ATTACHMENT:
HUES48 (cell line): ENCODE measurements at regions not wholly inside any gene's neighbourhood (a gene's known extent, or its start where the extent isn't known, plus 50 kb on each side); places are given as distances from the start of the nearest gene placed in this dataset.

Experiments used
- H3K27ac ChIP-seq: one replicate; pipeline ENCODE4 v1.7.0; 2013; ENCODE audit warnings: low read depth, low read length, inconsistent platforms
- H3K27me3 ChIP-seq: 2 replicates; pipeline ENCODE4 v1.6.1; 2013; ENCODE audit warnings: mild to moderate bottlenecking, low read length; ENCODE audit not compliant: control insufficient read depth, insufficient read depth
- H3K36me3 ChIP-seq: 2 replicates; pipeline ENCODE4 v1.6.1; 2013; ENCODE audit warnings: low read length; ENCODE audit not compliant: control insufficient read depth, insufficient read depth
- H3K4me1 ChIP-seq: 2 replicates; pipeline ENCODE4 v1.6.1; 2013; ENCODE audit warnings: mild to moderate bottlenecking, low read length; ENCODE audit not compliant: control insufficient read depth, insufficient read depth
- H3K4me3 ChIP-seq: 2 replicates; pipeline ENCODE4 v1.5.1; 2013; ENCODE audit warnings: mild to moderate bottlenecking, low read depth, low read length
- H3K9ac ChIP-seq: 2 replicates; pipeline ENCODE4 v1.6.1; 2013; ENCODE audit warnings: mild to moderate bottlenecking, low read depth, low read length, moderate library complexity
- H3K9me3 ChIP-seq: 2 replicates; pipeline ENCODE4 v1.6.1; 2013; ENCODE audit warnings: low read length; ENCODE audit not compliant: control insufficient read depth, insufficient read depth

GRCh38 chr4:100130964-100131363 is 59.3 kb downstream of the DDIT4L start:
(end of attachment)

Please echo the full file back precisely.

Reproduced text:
HUES48 (cell line): ENCODE measurements at regions not wholly inside any gene's neighbourhood (a gene's known extent, or its start where the extent isn't known, plus 50 kb on each side); places are given as distances from the start of the nearest gene placed in this dataset.

Experiments used
- H3K27ac ChIP-seq: one replicate; pipeline ENCODE4 v1.7.0; 2013; ENCODE audit warnings: low read depth, low read length, inconsistent platforms
- H3K27me3 ChIP-seq: 2 replicates; pipeline ENCODE4 v1.6.1; 2013; ENCODE audit warnings: mild to moderate bottlenecking, low read length; ENCODE audit not compliant: control insufficient read depth, insufficient read depth
- H3K36me3 ChIP-seq: 2 replicates; pipeline ENCODE4 v1.6.1; 2013; ENCODE audit warnings: low read length; ENCODE audit not compliant: control insufficient read depth, insufficient read depth
- H3K4me1 ChIP-seq: 2 replicates; pipeline ENCODE4 v1.6.1; 2013; ENCODE audit warnings: mild to moderate bottlenecking, low read length; ENCODE audit not compliant: control insufficient read depth, insufficient read depth
- H3K4me3 ChIP-seq: 2 replicates; pipeline ENCODE4 v1.5.1; 2013; ENCODE audit warnings: mild to moderate bottlenecking, low read depth, low read length
- H3K9ac ChIP-seq: 2 replicates; pipeline ENCODE4 v1.6.1; 2013; ENCODE audit warnings: mild to moderate bottlenecking, low read depth, low read length, moderate library complexity
- H3K9me3 ChIP-seq: 2 replicates; pipeline ENCODE4 v1.6.1; 2013; ENCODE audit warnings: low read length; ENCODE audit not compliant: control insufficient read depth, insufficient read depth

GRCh38 chr4:100130964-100131363 is 59.3 kb downstream of the DDIT4L start: